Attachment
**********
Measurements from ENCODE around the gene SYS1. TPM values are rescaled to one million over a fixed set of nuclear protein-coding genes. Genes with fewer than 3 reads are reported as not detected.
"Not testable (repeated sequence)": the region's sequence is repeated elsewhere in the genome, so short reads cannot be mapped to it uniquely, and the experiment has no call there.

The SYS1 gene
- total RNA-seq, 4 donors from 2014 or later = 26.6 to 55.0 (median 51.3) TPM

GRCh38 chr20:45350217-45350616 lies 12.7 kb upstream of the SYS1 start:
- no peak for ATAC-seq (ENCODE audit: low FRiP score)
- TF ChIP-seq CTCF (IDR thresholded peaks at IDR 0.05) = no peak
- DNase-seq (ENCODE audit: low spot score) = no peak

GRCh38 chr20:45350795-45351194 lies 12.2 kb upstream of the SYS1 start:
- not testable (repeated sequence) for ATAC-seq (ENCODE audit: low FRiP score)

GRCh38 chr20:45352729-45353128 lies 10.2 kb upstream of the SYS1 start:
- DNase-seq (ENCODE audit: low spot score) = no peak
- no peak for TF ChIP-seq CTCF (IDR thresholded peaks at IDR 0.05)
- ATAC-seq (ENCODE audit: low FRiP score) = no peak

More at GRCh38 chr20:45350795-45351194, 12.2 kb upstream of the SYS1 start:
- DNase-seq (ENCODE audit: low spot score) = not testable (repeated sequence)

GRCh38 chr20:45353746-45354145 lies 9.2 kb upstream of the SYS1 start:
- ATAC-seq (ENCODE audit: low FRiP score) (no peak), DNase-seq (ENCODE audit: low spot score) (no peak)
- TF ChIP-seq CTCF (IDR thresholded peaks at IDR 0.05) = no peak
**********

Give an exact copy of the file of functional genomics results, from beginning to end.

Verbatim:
Measurements from ENCODE around the gene SYS1. TPM values are rescaled to one million over a fixed set of nuclear protein-coding genes. Genes with fewer than 3 reads are reported as not detected.
"Not testable (repeated sequence)": the region's sequence is repeated elsewhere in the genome, so short reads cannot be mapped to it uniquely, and the experiment has no call there.

The SYS1 gene
- total RNA-seq, 4 donors from 2014 or later = 26.6 to 55.0 (median 51.3) TPM

GRCh38 chr20:45350217-45350616 lies 12.7 kb upstream of the SYS1 start:
- no peak for ATAC-seq (ENCODE audit: low FRiP score)
- TF ChIP-seq CTCF (IDR thresholded peaks at IDR 0.05) = no peak
- DNase-seq (ENCODE audit: low spot score) = no peak

GRCh38 chr20:45350795-45351194 lies 12.2 kb upstream of the SYS1 start:
- not testable (repeated sequence) for ATAC-seq (ENCODE audit: low FRiP score)

GRCh38 chr20:45352729-45353128 lies 10.2 kb upstream of the SYS1 start:
- DNase-seq (ENCODE audit: low spot score) = no peak
- no peak for TF ChIP-seq CTCF (IDR thresholded peaks at IDR 0.05)
- ATAC-seq (ENCODE audit: low FRiP score) = no peak

More at GRCh38 chr20:45350795-45351194, 12.2 kb upstream of the SYS1 start:
- DNase-seq (ENCODE audit: low spot score) = not testable (repeated sequence)

GRCh38 chr20:45353746-45354145 lies 9.2 kb upstream of the SYS1 start:
- ATAC-seq (ENCODE audit: low FRiP score) (no peak), DNase-seq (ENCODE audit: low spot score) (no peak)
- TF ChIP-seq CTCF (IDR thresholded peaks at IDR 0.05) = no peak